Stairs receive a lot of traffic and, unfortunately, many types of carpet do not weather excessive traffic. Eventually, carpet wears out on stairs and needs replacement. Whether this is the case, or if you are just tired of looking at that ugly carpet, replacing carpet with wood is a smart and attractive investment.
Remove the carpet from the entire stairway. Begin at an edge, the top or bottom of the stairs, or any spot where you can shimmy a putty knife between the carpet and the stairs' original surface. This should help you to pull carpet staples up slightly, or at least locate a row of staples.
Use the needle-nose pliers to pull staples from the carpet. As you remove the staples, immediately drop each staple into a shirt pocket, container or trash receptacle. Keep track of how many staples you remove to ensure you do not leave a staple lying where a pet or small child might ingest the staple or where anyone could suffer injury from stepping on the staple.
Begin to pull up the carpet. If the carpet is glued down, use the putty knife to pry the carpet loose. Use the putty knife to remove any carpet padding and to scrape pieces of padding loose from the wood of the stairs.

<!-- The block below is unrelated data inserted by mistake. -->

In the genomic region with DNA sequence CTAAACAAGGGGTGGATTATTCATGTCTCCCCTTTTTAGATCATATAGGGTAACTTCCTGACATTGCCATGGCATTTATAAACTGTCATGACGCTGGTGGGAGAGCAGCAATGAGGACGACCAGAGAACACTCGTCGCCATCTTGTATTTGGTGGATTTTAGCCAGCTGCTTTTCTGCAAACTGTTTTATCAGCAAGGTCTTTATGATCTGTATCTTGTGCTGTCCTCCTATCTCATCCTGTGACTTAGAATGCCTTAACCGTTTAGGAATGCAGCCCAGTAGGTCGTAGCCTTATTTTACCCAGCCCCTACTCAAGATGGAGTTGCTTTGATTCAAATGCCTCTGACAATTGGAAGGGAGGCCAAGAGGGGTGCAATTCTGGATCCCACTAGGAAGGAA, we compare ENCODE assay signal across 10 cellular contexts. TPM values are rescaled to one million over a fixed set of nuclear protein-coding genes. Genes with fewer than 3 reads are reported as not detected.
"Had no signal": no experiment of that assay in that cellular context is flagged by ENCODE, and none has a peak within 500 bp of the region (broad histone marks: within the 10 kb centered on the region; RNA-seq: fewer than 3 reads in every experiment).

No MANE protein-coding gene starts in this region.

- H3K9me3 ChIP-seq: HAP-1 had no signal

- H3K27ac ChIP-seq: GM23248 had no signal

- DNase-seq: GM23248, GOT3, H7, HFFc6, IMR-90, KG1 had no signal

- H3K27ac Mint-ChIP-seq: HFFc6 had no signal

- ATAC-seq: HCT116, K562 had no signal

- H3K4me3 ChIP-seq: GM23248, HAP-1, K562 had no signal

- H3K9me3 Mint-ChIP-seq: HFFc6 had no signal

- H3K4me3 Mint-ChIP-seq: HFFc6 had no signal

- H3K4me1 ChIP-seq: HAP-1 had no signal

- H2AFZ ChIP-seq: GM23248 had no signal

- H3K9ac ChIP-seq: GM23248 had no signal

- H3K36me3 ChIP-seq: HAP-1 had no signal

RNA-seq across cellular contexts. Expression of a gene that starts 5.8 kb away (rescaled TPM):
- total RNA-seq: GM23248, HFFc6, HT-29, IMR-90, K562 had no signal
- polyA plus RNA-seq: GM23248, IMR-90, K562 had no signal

Throw away bits of carpet padding as you remove them. Use a vacuum to sweep away small pieces of the padding and other debris from the carpet removal process. Sand the surfaces of the riser and the tread of each step. Sand until you no longer see any marks from the carpet glue.
Cut off the front overhang on each step's tread to allow installation of a hardwood tread. Using a simple power saw is the easiest way to remove this overhang.
Wipe the treads and risers with a tack cloth to remove sanding dust. Paint or stain the risers of each step and allow them to dry overnight.
Measure the each step's width and length. Write down the measurements. Take them with you to purchase your precut, prefinished hardwood stair treads to match the dimensions of your stair treads.
Attach the new hardwood treads onto the original base treads of the stairs. Drive finishing nails down through the hardwood tread pieces and into the stair. Leave the nails sticking out very slightly above the surface of the hardwood tread. Position the skinny end of the nail set on the nail head. Hammer the nails down very slightly below the tread surface, or comfortably flush with the tread surface.